I would have liked to hear researchers tell us more about strategies to provide enough education to enable people to make informed decisions. If we are to learn from history, it is critical to support research literacy efforts that are independent of the research towards the product development. Research literacy efforts have to be funded in their own rights. Local competency to conduct local research literacy in places conducting and not conducting trials is essential. Product use will happen everywhere, and so research literacy needs to go on everywhere.
Expectations for AIDS 2020: In 2020, I would like to see a lot more evidence of community engagement and its impact on HIV prevention. There should be evidence of a large number of research-literate community members, and a lot more young people making presentations at the conference. We should see a lot more evidence of researchers tackling the social dimension of the HIV epidemic and evidence of social acceptability of interventions being developed. A second issue is the hosting of AIDS 2020 in the U.S., as U.S. travel restrictions make it impossible for sex workers and people who use drugs to attend the conference. Is this the right country to host an AIDS conference? Sex workers were so visible in Amsterdam. I think this kind of visibility highlights different HIV prevention and treatment issues that need funding. At the AIDS 2018 conference, the Dutch government committed 10 million euros to make HIV prevention and treatment more accessible to key populations. What do we expect in the U.S. with its gag rules? Will we have that same level of representation in the U.S. that we saw in Amsterdam? I don’t think so!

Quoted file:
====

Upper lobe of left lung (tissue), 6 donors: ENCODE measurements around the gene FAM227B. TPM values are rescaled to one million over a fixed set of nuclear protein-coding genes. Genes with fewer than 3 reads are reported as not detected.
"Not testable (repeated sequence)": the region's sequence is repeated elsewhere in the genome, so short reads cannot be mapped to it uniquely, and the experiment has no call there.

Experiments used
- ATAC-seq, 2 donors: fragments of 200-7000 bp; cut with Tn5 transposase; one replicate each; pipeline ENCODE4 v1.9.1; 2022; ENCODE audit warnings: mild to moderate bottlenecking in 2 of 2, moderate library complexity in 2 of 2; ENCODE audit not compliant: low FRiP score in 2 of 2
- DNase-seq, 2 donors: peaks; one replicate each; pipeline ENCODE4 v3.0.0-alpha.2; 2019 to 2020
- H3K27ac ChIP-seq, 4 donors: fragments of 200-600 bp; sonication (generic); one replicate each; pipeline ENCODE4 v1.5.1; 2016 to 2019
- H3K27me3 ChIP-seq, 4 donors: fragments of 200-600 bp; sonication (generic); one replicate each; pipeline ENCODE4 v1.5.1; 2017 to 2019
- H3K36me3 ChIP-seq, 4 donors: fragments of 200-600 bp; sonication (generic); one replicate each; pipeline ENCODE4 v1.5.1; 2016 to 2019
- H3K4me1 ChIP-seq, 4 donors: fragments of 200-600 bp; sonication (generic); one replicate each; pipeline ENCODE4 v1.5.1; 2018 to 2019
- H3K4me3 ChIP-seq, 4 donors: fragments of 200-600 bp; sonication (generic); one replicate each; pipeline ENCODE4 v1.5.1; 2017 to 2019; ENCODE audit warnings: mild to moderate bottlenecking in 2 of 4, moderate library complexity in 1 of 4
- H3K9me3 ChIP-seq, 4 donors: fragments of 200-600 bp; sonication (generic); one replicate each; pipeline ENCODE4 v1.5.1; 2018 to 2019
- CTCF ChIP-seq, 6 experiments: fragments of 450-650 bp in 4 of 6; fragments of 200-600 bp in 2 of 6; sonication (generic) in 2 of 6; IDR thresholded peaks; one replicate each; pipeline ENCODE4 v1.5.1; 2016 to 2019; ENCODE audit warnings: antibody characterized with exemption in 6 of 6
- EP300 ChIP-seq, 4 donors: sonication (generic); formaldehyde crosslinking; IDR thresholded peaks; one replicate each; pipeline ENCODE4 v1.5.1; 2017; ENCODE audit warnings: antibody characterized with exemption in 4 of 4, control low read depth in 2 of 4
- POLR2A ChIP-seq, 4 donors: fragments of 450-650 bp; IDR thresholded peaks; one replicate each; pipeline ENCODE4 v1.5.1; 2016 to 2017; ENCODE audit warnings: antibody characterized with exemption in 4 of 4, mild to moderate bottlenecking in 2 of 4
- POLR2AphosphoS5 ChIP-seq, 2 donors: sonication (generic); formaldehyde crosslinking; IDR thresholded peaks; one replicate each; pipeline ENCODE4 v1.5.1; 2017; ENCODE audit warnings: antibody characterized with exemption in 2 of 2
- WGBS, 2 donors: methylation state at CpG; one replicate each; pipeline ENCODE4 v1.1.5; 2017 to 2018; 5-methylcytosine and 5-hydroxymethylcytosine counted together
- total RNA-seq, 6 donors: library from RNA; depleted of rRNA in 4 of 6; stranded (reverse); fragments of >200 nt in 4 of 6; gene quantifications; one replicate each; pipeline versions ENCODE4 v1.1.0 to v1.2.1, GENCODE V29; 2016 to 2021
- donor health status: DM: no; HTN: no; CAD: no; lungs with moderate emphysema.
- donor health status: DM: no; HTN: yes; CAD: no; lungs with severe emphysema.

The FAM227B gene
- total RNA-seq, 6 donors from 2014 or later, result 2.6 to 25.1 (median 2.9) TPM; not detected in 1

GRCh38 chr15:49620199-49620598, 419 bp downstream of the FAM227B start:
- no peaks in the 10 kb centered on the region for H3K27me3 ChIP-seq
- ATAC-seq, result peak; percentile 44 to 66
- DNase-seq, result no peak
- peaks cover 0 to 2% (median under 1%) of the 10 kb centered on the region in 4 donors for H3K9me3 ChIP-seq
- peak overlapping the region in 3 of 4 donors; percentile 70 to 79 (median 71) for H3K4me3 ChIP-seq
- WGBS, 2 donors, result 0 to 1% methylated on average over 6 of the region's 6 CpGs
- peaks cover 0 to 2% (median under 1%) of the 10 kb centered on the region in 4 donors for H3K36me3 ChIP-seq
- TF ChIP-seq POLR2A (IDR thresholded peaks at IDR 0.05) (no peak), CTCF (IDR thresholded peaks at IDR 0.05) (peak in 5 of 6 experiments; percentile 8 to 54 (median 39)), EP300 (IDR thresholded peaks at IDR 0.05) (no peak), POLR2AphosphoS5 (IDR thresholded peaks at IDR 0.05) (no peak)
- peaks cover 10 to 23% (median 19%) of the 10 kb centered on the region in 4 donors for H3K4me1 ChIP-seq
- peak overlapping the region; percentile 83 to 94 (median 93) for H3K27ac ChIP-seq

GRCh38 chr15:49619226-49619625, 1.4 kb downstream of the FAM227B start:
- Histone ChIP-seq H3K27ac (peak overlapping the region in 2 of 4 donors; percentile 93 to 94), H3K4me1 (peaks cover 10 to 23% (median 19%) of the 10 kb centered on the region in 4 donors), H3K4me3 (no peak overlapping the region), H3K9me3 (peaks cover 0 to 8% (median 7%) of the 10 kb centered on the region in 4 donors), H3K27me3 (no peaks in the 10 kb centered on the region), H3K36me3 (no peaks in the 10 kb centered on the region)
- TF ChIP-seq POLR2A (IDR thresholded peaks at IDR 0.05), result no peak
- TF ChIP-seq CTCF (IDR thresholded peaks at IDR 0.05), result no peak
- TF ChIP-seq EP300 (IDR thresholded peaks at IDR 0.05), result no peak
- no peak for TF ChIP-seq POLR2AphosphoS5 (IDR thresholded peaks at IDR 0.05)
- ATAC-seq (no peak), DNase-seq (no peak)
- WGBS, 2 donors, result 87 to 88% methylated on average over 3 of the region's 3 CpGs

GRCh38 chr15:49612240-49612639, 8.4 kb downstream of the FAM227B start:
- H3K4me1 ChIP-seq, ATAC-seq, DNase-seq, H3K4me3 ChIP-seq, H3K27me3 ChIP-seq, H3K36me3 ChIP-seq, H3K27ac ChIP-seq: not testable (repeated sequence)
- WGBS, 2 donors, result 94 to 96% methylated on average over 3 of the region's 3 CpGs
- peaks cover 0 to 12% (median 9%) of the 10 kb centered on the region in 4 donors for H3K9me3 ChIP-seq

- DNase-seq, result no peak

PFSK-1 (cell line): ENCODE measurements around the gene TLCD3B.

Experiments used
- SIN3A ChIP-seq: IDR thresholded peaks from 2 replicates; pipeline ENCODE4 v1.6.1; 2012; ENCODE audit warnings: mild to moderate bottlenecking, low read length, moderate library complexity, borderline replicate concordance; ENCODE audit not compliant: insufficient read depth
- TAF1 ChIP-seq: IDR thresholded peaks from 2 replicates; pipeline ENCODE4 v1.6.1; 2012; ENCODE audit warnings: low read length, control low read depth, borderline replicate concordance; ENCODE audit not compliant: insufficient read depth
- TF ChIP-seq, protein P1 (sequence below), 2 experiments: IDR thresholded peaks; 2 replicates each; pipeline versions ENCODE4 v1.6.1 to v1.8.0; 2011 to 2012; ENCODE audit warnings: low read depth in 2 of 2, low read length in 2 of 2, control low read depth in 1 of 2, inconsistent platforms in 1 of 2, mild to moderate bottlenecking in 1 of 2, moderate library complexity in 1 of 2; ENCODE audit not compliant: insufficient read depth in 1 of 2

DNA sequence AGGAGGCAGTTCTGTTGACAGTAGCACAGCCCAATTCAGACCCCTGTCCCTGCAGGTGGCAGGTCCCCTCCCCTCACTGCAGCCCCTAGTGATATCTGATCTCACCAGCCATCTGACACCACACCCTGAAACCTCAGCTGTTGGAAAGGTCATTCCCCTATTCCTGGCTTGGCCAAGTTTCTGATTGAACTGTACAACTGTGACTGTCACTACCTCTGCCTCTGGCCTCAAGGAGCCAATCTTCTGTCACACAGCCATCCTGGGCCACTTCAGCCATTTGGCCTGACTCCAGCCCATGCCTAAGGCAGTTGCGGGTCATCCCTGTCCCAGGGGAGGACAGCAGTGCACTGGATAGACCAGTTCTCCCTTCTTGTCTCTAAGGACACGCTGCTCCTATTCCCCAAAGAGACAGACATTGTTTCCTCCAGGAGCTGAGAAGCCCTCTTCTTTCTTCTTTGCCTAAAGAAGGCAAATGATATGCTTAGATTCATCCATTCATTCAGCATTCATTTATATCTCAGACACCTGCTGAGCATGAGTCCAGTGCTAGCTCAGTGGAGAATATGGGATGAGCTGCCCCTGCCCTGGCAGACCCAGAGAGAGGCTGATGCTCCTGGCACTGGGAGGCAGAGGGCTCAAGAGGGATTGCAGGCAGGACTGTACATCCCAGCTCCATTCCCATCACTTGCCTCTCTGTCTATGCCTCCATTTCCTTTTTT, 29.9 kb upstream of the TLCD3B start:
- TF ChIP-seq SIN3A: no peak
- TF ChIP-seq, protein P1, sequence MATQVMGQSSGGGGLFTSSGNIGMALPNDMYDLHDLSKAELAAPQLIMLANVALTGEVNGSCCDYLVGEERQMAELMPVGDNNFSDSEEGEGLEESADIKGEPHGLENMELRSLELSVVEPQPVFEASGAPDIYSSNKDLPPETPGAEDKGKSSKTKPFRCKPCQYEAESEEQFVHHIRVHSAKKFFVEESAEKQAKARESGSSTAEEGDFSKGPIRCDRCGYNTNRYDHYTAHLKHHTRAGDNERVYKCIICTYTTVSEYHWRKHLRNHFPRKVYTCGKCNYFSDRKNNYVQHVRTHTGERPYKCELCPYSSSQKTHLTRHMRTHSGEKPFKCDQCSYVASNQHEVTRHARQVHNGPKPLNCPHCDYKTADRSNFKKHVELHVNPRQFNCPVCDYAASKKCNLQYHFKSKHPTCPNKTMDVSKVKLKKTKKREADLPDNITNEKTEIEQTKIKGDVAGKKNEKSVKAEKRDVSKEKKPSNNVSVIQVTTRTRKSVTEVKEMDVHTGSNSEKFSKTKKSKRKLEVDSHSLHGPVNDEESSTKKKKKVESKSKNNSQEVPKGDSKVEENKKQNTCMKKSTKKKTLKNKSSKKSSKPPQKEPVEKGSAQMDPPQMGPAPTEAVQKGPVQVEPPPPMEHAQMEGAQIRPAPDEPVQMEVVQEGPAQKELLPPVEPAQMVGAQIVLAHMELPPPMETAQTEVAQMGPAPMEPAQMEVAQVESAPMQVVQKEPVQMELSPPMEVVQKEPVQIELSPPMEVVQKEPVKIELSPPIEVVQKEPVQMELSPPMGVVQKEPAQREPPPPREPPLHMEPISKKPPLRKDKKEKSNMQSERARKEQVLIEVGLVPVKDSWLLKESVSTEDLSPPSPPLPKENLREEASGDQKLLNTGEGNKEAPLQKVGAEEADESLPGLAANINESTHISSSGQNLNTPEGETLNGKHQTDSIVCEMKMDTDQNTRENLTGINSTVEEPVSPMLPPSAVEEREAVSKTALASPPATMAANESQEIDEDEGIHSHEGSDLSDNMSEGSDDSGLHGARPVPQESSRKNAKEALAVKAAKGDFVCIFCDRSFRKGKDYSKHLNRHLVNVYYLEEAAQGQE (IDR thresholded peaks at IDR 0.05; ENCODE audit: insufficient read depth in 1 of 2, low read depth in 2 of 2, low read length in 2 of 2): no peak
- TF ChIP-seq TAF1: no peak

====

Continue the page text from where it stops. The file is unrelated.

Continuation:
Conversations at the recently concluded International AIDS Conference (AIDS 2018) in Amsterdam sounded the alarm on a growing crisis of new infections and the high health burden of HIV on millions of people – especially young women and key populations in lower middle-income countries – despite major global advances that have been made in HIV testing, treatment, and prevention in the last decade.
A report released by the Joint United Nations Programme on HIV/AIDS (UNAIDS) shows that vulnerable and most-at-risk populations account for 47 percent of new HIV infections globally. While several interventions have been implemented to ensure access to health services and HIV prevention tools for these key populations – including harm reduction, pre-exposure prophylaxis (PrEP), social care, and condoms – the investment in such interventions in many countries is still not adequate enough to overcome the barriers that deny people their rights.